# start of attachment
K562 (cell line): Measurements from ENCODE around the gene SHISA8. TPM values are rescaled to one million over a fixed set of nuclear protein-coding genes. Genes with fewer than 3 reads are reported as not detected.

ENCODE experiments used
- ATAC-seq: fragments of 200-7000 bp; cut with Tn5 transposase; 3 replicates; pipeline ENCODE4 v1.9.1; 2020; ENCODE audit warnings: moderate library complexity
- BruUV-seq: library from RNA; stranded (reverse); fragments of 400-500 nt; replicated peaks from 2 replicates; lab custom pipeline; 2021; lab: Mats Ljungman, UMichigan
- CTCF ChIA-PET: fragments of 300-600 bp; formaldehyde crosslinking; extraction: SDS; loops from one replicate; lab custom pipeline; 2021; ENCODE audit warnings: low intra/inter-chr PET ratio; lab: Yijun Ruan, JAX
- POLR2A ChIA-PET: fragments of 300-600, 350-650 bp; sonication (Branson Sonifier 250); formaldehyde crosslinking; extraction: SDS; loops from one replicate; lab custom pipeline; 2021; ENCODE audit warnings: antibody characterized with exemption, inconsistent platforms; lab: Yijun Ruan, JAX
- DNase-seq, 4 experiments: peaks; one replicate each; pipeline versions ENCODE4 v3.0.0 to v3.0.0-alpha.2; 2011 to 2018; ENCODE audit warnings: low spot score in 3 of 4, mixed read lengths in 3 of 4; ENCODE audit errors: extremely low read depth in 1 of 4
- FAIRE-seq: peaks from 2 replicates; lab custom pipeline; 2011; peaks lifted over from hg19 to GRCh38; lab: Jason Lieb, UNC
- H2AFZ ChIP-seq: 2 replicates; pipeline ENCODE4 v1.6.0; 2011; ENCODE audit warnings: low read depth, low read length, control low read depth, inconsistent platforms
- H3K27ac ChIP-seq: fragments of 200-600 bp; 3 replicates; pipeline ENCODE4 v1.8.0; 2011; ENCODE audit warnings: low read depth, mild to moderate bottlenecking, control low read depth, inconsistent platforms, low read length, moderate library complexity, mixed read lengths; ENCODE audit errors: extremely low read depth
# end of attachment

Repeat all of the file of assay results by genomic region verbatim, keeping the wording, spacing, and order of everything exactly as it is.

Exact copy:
K562 (cell line): Measurements from ENCODE around the gene SHISA8. TPM values are rescaled to one million over a fixed set of nuclear protein-coding genes. Genes with fewer than 3 reads are reported as not detected.

ENCODE experiments used
- ATAC-seq: fragments of 200-7000 bp; cut with Tn5 transposase; 3 replicates; pipeline ENCODE4 v1.9.1; 2020; ENCODE audit warnings: moderate library complexity
- BruUV-seq: library from RNA; stranded (reverse); fragments of 400-500 nt; replicated peaks from 2 replicates; lab custom pipeline; 2021; lab: Mats Ljungman, UMichigan
- CTCF ChIA-PET: fragments of 300-600 bp; formaldehyde crosslinking; extraction: SDS; loops from one replicate; lab custom pipeline; 2021; ENCODE audit warnings: low intra/inter-chr PET ratio; lab: Yijun Ruan, JAX
- POLR2A ChIA-PET: fragments of 300-600, 350-650 bp; sonication (Branson Sonifier 250); formaldehyde crosslinking; extraction: SDS; loops from one replicate; lab custom pipeline; 2021; ENCODE audit warnings: antibody characterized with exemption, inconsistent platforms; lab: Yijun Ruan, JAX
- DNase-seq, 4 experiments: peaks; one replicate each; pipeline versions ENCODE4 v3.0.0 to v3.0.0-alpha.2; 2011 to 2018; ENCODE audit warnings: low spot score in 3 of 4, mixed read lengths in 3 of 4; ENCODE audit errors: extremely low read depth in 1 of 4
- FAIRE-seq: peaks from 2 replicates; lab custom pipeline; 2011; peaks lifted over from hg19 to GRCh38; lab: Jason Lieb, UNC
- H2AFZ ChIP-seq: 2 replicates; pipeline ENCODE4 v1.6.0; 2011; ENCODE audit warnings: low read depth, low read length, control low read depth, inconsistent platforms
- H3K27ac ChIP-seq: fragments of 200-600 bp; 3 replicates; pipeline ENCODE4 v1.8.0; 2011; ENCODE audit warnings: low read depth, mild to moderate bottlenecking, control low read depth, inconsistent platforms, low read length, moderate library complexity, mixed read lengths; ENCODE audit errors: extremely low read depth